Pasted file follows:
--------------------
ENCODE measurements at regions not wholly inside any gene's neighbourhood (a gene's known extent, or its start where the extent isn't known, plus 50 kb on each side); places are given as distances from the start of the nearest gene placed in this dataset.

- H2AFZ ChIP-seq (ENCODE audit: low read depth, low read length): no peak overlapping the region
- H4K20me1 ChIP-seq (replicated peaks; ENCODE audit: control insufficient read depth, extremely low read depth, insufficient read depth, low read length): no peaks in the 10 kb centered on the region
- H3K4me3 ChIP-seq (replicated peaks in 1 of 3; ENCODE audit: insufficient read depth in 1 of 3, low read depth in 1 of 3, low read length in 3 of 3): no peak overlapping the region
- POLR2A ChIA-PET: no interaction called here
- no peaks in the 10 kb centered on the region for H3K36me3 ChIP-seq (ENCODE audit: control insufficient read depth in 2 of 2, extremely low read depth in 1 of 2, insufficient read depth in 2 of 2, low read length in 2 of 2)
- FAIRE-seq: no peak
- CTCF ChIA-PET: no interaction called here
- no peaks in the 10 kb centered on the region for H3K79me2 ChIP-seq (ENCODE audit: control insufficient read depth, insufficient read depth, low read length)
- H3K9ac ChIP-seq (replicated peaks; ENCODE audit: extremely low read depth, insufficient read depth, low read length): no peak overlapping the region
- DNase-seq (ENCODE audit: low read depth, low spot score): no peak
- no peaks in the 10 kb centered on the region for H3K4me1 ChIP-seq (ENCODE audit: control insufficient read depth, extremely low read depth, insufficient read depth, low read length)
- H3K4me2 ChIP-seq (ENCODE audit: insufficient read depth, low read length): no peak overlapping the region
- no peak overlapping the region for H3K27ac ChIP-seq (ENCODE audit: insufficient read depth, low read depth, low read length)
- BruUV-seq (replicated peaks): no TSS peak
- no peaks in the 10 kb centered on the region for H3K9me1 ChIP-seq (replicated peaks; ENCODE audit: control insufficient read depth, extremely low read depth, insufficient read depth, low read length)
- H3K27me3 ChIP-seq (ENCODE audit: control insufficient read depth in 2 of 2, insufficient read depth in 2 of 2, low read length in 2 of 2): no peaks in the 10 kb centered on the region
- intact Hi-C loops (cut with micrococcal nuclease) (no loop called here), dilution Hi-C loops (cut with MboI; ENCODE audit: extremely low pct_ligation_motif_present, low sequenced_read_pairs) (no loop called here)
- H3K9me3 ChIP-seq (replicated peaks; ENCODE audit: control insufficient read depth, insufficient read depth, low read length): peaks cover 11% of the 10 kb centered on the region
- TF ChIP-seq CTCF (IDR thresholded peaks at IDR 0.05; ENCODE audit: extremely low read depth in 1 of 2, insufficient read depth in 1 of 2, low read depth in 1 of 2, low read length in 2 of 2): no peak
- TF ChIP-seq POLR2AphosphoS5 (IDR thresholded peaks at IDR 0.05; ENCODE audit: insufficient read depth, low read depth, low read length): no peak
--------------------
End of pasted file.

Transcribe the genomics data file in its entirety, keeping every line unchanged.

ENCODE measurements at regions not wholly inside any gene's neighbourhood (a gene's known extent, or its start where the extent isn't known, plus 50 kb on each side); places are given as distances from the start of the nearest gene placed in this dataset.

- H2AFZ ChIP-seq (ENCODE audit: low read depth, low read length): no peak overlapping the region
- H4K20me1 ChIP-seq (replicated peaks; ENCODE audit: control insufficient read depth, extremely low read depth, insufficient read depth, low read length): no peaks in the 10 kb centered on the region
- H3K4me3 ChIP-seq (replicated peaks in 1 of 3; ENCODE audit: insufficient read depth in 1 of 3, low read depth in 1 of 3, low read length in 3 of 3): no peak overlapping the region
- POLR2A ChIA-PET: no interaction called here
- no peaks in the 10 kb centered on the region for H3K36me3 ChIP-seq (ENCODE audit: control insufficient read depth in 2 of 2, extremely low read depth in 1 of 2, insufficient read depth in 2 of 2, low read length in 2 of 2)
- FAIRE-seq: no peak
- CTCF ChIA-PET: no interaction called here
- no peaks in the 10 kb centered on the region for H3K79me2 ChIP-seq (ENCODE audit: control insufficient read depth, insufficient read depth, low read length)
- H3K9ac ChIP-seq (replicated peaks; ENCODE audit: extremely low read depth, insufficient read depth, low read length): no peak overlapping the region
- DNase-seq (ENCODE audit: low read depth, low spot score): no peak
- no peaks in the 10 kb centered on the region for H3K4me1 ChIP-seq (ENCODE audit: control insufficient read depth, extremely low read depth, insufficient read depth, low read length)
- H3K4me2 ChIP-seq (ENCODE audit: insufficient read depth, low read length): no peak overlapping the region
- no peak overlapping the region for H3K27ac ChIP-seq (ENCODE audit: insufficient read depth, low read depth, low read length)
- BruUV-seq (replicated peaks): no TSS peak
- no peaks in the 10 kb centered on the region for H3K9me1 ChIP-seq (replicated peaks; ENCODE audit: control insufficient read depth, extremely low read depth, insufficient read depth, low read length)
- H3K27me3 ChIP-seq (ENCODE audit: control insufficient read depth in 2 of 2, insufficient read depth in 2 of 2, low read length in 2 of 2): no peaks in the 10 kb centered on the region
- intact Hi-C loops (cut with micrococcal nuclease) (no loop called here), dilution Hi-C loops (cut with MboI; ENCODE audit: extremely low pct_ligation_motif_present, low sequenced_read_pairs) (no loop called here)
- H3K9me3 ChIP-seq (replicated peaks; ENCODE audit: control insufficient read depth, insufficient read depth, low read length): peaks cover 11% of the 10 kb centered on the region
- TF ChIP-seq CTCF (IDR thresholded peaks at IDR 0.05; ENCODE audit: extremely low read depth in 1 of 2, insufficient read depth in 1 of 2, low read depth in 1 of 2, low read length in 2 of 2): no peak
- TF ChIP-seq POLR2AphosphoS5 (IDR thresholded peaks at IDR 0.05; ENCODE audit: insufficient read depth, low read depth, low read length): no peak